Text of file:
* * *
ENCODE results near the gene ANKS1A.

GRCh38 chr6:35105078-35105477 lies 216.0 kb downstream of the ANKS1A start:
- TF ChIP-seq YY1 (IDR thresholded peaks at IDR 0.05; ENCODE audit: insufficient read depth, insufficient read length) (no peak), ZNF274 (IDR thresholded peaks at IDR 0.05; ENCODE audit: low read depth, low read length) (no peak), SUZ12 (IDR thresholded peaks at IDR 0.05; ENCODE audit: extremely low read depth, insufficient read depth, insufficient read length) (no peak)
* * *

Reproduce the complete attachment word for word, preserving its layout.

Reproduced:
ENCODE results near the gene ANKS1A.

GRCh38 chr6:35105078-35105477 lies 216.0 kb downstream of the ANKS1A start:
- TF ChIP-seq YY1 (IDR thresholded peaks at IDR 0.05; ENCODE audit: insufficient read depth, insufficient read length) (no peak), ZNF274 (IDR thresholded peaks at IDR 0.05; ENCODE audit: low read depth, low read length) (no peak), SUZ12 (IDR thresholded peaks at IDR 0.05; ENCODE audit: extremely low read depth, insufficient read depth, insufficient read length) (no peak)